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Tamara Keith and Amy Walter on Republican support for Trump and vaccine politicization

NPR’s Tamara Keith and Amy Walter of the Cook Political Report join Lisa Desjardins to discuss the latest in politics, including President Biden's ambitious plans for American families, the status of the Republican party and its support for former President Trump, the fate of Democrats in upcoming elections, and the politicization of COVID-19 vaccines.

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  • Judy Woodruff:

    And now it's time for our regular Politics Monday duo.

    Lisa Desjardins is in charge.

  • Lisa Desjardins:

    Thanks, Judy.

    President Biden traveled to Virginia today to pitch his American Families Plan, all while negotiations around his other large plan on infrastructure and climate continue.

    For more, I'm joined by Amy Walter of The Cook Political Report and Tamara Keith of NPR.

    It will be another great Politics Monday, ladies.

    And let's start with you, Tam.

    President Biden is pitching these large concepts, like reworking childcare in America by raising taxes on the wealthy. What are the political risk and rewards here for him and for Democrats?

  • Tamara Keith:

    He is pitching not just big government, but a big idea, the idea that government can work for people, that, in a democracy, that government should function and should work for the people.

    And he is putting out what are generally, in isolation, quite popular ideas. And the risk is, though, that there are disagreements about how big it should be, what it should be — how it should be paid for, whether it should be paid for at all.

    And the issue is that they probably — there is about bipartisanship, but they're probably going to get to a point where at least part of this is going to have to be Democrats going it alone. And he's going to need to keep Democrats together. And the way to do that is — it's challenging, but he needs them, particularly because there are moderate Democrats who are going to face difficult reelections in the not-so-distant future in 2022.

  • Lisa Desjardins:

    Let's talk about the other party. Let's talk about Republicans and the tensions within their own party.

    Today, after former President Trump issued a statement again saying that the 2020 election was fraudulent — he offered no evidence of that — we saw a fellow Republican House Congresswoman from Wyoming Liz Cheney issue her own statement on Twitter.

    Listen to these words. She wrote: "The 2020 presidential election was not stolen. Anyone who claims it was is spreading the big lie."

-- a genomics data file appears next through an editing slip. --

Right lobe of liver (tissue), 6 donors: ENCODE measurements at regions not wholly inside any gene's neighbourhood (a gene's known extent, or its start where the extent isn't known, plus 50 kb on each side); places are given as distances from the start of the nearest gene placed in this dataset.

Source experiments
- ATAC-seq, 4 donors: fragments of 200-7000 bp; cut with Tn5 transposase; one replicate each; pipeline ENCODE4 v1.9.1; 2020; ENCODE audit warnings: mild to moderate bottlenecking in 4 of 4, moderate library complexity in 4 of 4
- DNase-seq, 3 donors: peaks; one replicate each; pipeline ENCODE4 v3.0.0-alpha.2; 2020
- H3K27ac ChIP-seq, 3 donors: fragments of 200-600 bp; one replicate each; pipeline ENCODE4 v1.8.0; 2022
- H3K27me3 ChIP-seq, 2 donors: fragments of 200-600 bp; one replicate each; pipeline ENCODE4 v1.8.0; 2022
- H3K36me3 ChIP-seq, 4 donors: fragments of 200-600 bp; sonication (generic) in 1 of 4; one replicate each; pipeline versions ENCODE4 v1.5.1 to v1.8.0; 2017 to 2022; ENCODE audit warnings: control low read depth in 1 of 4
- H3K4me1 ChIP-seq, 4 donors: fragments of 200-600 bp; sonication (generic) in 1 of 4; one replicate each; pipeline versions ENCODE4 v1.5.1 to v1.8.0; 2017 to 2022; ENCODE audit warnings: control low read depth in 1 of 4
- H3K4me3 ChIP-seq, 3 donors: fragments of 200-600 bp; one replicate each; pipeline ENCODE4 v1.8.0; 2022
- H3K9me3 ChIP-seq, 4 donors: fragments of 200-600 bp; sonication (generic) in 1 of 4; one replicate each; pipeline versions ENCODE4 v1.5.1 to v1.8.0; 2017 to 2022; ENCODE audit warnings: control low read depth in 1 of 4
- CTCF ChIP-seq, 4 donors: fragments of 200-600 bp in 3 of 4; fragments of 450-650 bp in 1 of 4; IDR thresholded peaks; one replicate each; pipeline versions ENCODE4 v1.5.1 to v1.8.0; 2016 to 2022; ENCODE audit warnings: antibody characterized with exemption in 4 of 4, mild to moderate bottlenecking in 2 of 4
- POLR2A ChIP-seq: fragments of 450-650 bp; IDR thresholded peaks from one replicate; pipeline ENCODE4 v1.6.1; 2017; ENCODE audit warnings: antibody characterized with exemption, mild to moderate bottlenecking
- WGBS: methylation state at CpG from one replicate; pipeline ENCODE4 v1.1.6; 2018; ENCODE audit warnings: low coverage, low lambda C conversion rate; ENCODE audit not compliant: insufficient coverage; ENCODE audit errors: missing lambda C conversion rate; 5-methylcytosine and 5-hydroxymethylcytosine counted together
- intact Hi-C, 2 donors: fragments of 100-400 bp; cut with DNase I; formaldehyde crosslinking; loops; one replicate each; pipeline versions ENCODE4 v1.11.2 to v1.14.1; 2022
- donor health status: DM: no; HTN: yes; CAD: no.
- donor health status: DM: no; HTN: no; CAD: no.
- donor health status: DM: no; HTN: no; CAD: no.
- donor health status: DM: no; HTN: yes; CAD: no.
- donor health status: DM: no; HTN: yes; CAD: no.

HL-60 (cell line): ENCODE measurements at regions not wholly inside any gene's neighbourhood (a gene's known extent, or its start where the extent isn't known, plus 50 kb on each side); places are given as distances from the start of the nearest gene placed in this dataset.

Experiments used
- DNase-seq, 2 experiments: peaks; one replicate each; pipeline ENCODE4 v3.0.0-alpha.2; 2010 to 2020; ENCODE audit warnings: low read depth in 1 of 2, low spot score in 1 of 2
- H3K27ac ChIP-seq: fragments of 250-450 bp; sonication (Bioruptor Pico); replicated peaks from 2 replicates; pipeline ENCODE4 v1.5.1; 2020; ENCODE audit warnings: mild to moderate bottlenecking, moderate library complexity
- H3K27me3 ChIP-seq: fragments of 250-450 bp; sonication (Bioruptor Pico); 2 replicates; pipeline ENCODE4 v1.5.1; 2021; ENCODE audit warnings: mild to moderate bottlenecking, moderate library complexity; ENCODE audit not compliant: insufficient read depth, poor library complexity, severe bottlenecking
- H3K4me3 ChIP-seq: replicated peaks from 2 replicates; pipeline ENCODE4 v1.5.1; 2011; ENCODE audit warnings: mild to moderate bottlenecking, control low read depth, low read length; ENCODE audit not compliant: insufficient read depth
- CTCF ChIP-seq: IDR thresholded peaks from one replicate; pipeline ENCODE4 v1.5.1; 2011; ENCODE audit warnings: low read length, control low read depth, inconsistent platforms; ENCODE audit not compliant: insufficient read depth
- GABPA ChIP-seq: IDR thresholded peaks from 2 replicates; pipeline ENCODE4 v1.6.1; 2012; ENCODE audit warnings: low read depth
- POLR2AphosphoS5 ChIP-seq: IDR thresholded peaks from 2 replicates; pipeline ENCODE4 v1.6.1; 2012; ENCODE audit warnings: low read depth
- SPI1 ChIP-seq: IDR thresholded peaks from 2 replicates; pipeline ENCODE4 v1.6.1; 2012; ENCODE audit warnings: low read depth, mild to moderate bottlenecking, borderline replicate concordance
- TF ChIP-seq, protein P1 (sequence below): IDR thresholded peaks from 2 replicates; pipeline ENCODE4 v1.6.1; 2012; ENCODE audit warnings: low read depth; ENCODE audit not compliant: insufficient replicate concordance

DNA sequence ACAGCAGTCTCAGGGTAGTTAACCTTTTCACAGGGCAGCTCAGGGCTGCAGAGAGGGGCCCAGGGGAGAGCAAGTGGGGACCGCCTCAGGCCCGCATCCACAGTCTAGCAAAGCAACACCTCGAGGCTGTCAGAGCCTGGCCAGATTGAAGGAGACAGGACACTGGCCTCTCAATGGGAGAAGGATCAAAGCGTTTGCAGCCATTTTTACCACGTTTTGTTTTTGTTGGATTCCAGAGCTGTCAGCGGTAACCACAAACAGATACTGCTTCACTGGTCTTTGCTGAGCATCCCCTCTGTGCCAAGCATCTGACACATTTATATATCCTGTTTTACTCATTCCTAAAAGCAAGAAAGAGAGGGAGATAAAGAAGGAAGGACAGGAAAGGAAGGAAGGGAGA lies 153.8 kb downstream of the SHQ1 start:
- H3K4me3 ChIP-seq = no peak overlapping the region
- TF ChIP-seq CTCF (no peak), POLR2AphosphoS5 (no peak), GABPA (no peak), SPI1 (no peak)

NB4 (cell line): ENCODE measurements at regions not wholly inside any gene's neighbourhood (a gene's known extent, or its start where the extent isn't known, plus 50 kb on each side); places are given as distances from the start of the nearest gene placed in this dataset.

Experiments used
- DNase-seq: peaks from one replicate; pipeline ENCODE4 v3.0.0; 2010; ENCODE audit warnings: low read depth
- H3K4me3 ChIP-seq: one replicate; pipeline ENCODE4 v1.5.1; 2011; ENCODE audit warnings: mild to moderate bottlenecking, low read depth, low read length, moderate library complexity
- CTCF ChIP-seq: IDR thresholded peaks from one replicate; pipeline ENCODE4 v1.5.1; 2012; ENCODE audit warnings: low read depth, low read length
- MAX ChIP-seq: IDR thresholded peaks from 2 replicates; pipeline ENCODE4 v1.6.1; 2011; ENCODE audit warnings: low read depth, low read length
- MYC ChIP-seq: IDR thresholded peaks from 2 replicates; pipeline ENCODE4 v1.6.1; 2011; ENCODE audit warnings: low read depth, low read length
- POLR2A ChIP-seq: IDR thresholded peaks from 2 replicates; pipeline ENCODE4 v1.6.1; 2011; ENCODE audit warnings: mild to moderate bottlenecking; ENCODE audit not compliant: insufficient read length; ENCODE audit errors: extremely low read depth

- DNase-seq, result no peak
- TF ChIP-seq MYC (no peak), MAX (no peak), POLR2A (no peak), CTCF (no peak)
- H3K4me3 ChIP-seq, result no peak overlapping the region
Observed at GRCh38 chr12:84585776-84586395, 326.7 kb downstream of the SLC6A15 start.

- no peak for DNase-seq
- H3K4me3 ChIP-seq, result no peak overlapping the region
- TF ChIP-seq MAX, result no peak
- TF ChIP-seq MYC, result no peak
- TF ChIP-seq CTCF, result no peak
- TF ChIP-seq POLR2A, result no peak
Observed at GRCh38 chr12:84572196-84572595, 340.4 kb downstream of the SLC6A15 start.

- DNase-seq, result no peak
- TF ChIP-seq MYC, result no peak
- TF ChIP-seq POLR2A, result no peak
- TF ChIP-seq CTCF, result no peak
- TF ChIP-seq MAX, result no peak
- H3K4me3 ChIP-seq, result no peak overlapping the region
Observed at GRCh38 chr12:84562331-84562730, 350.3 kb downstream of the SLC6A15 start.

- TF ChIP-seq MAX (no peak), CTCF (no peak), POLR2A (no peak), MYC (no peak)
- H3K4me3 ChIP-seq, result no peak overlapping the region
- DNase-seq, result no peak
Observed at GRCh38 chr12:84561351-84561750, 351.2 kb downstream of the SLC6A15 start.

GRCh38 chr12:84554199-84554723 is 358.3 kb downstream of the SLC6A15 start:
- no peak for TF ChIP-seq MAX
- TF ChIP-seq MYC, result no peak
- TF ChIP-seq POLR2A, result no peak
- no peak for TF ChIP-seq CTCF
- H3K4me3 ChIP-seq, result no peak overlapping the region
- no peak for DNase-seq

Now, there's talk of whether Cheney can again survive as the number three leader in the House Republican Caucus. My Republican sources were even texting with me about this. And this is at the same time as we saw this similar kind of reaction in Utah at the Utah Republican state convention, when senator And former Republican nominee for the presidency Mitt Romney took the stage.

    Here's what happened.

  • Sen. Mitt Romney:

    That I wasn't a fan of our last president's character issues. And I'm also no fan…

    (BOOING)

  • Lisa Desjardins:

    Yes, those are boos.

    Amy, where are we for the battle — in the battle for the Republican Party?

  • Amy Walter:

    Well, the battle is over, Lisa, and Donald Trump won. It is Donald Trump's party.

    There are some strugglers who have continued to speak out against the president, as you pointed to Congresswoman Cheney. But they are a very rare commodity right now. Many of them are already facing primary challenges.

    Many of them are — there aren't that many, but the ones who are there are — could lose their primaries or get redrawn out of their districts in redistricting. And we saw, most recently, there was a special election this weekend in Texas to fill a Republican seat, not an overwhelmingly Republican seat, but still a Republican-leaning district outside of Dallas.

    Donald Trump's endorsed candidate did take the most votes. The candidate who was campaigning as the never-Trumper, who had gotten support from Congressman Adam Kinzinger, who, as we know, also voted for impeachment, has been outspoken about the Republican Party moving beyond Donald Trump, that candidate got 3 percent.

    So I think it's pretty clear that this is a party now that has decided to line up behind President Trump. The only question is what happens in 2022, especially in these battleground districts, where Trump may endorse a candidate, and you may see Democrats using that endorsement against them in a general election, right?